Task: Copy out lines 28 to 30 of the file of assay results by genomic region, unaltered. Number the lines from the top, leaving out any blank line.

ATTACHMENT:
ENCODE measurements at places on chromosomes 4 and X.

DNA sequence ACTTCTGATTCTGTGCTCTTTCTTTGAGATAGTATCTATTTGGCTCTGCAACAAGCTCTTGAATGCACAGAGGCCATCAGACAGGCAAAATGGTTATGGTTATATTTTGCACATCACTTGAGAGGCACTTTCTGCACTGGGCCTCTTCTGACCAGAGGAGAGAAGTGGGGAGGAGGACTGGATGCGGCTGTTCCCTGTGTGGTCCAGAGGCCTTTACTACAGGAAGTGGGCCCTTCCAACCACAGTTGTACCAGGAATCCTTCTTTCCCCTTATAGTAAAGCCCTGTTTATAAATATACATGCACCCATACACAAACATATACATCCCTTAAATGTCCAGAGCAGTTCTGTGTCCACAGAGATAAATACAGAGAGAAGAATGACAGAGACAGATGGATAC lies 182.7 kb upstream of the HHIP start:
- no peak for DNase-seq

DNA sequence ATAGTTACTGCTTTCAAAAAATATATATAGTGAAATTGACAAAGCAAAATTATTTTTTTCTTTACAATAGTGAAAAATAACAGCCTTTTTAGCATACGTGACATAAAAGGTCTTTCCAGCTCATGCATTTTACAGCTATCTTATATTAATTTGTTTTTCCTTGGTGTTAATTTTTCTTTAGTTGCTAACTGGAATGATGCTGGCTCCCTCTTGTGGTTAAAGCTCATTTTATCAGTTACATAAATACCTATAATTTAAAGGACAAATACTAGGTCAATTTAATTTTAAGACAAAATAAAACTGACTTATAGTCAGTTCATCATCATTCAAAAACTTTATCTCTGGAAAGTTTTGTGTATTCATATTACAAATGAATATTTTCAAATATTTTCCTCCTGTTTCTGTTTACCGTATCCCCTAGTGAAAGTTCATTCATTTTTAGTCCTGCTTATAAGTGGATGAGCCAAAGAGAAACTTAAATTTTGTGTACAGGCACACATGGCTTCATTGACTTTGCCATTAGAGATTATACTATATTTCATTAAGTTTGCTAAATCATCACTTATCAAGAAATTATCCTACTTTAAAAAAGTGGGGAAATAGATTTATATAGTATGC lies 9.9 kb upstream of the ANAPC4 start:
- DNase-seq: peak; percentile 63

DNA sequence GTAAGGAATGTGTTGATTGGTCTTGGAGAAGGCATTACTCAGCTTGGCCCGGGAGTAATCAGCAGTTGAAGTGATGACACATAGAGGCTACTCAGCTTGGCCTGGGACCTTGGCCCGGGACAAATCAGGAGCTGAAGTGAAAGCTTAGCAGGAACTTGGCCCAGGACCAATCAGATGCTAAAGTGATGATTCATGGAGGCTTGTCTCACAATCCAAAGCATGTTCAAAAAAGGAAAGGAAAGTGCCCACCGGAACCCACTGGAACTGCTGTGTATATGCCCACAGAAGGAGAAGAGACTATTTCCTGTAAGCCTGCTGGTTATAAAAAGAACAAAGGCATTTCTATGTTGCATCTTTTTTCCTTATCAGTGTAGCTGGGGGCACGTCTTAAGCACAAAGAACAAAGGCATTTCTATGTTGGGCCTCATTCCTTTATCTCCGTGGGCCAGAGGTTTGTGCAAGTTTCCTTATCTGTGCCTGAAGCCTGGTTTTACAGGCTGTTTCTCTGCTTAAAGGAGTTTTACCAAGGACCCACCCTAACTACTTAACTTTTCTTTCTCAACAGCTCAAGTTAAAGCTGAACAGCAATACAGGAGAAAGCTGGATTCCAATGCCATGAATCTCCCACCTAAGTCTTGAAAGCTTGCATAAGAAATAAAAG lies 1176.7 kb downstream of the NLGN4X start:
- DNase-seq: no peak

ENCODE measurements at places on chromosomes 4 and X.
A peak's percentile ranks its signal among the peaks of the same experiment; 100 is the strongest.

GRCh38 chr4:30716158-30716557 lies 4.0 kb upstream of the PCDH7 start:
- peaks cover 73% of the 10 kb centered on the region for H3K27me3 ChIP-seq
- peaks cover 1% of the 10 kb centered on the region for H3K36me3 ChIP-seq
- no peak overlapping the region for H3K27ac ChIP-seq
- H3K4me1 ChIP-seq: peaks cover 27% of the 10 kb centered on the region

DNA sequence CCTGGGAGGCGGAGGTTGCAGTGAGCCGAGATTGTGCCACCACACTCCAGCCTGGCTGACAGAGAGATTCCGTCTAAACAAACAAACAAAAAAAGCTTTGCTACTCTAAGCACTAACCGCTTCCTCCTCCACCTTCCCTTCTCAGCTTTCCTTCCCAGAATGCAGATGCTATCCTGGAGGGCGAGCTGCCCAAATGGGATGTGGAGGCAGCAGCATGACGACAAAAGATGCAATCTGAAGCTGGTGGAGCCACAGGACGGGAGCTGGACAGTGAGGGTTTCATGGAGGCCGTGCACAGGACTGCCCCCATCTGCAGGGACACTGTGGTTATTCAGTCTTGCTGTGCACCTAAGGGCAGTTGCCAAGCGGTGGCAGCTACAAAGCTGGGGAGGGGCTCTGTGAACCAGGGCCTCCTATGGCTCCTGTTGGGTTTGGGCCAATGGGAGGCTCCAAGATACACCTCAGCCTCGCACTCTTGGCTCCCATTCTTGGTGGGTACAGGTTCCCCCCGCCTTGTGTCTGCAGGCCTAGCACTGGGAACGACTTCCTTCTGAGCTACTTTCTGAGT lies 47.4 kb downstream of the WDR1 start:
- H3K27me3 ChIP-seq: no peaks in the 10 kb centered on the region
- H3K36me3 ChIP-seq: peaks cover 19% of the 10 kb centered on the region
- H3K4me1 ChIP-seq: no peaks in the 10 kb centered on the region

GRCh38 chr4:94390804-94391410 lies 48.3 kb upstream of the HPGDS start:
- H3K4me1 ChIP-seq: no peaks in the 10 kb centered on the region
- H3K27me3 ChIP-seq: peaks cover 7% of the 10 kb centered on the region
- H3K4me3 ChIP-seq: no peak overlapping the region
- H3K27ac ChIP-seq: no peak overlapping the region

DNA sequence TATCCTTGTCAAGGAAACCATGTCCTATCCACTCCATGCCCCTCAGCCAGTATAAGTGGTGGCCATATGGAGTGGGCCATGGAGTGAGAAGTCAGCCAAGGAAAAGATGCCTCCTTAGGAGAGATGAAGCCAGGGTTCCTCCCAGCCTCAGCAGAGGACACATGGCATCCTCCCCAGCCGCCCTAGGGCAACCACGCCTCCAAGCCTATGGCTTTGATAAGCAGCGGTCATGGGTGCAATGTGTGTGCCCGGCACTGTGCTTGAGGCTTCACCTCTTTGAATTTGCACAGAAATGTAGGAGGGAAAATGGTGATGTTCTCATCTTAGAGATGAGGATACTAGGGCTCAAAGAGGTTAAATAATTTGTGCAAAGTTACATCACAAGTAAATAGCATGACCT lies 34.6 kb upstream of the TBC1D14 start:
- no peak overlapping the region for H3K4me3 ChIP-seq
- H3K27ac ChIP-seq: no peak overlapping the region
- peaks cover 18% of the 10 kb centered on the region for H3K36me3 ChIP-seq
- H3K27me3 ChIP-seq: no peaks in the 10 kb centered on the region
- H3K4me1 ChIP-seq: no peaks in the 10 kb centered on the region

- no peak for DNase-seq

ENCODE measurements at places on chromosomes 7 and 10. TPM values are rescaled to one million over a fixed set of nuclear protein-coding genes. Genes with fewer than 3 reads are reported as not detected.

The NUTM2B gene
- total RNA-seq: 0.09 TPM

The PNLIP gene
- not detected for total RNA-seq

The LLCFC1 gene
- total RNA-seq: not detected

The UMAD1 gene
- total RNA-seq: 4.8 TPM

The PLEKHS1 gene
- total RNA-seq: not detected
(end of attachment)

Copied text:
- H3K27me3 ChIP-seq: no peaks in the 10 kb centered on the region
- H3K4me1 ChIP-seq: no peaks in the 10 kb centered on the region

- no peak for DNase-seq